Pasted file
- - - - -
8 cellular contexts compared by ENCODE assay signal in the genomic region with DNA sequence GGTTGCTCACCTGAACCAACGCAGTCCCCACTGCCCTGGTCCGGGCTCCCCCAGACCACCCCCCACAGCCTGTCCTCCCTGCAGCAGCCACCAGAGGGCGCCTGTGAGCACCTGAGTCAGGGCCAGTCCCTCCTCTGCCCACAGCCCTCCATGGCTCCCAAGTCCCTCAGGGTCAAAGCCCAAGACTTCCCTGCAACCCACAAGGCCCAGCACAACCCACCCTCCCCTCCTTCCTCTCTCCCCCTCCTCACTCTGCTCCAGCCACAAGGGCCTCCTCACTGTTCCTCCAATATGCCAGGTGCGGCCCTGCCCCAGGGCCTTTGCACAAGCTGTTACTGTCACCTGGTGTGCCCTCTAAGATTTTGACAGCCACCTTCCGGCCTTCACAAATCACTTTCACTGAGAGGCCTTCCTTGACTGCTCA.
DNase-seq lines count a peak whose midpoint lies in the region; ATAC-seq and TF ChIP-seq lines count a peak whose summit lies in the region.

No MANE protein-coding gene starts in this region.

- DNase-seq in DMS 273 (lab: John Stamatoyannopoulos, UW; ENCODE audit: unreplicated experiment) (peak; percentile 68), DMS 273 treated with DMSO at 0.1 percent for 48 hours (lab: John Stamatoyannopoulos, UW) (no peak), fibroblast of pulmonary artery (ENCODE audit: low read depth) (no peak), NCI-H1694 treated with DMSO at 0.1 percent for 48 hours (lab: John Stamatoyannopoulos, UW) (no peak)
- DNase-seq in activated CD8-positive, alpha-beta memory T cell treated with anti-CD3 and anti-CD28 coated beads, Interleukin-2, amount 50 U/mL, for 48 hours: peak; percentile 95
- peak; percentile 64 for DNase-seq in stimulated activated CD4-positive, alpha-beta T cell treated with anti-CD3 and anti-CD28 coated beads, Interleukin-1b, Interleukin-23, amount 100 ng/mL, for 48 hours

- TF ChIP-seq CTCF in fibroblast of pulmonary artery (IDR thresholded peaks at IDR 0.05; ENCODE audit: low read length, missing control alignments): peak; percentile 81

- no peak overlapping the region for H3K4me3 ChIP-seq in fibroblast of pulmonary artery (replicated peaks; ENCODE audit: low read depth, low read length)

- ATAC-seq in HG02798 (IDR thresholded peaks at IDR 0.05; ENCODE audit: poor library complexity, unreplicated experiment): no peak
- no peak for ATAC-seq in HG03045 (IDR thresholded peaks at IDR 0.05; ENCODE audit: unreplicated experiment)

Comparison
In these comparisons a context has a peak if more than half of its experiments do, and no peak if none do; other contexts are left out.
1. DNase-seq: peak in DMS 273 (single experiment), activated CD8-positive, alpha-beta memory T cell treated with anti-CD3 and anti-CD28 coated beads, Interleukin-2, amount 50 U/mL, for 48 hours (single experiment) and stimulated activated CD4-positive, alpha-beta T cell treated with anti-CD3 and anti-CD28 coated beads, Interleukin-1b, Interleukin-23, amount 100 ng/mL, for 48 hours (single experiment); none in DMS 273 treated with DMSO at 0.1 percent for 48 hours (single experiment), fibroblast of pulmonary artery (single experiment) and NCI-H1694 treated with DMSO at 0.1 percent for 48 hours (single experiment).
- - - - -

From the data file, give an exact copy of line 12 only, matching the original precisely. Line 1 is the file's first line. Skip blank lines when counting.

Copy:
In these comparisons a context has a peak if more than half of its experiments do, and no peak if none do; other contexts are left out.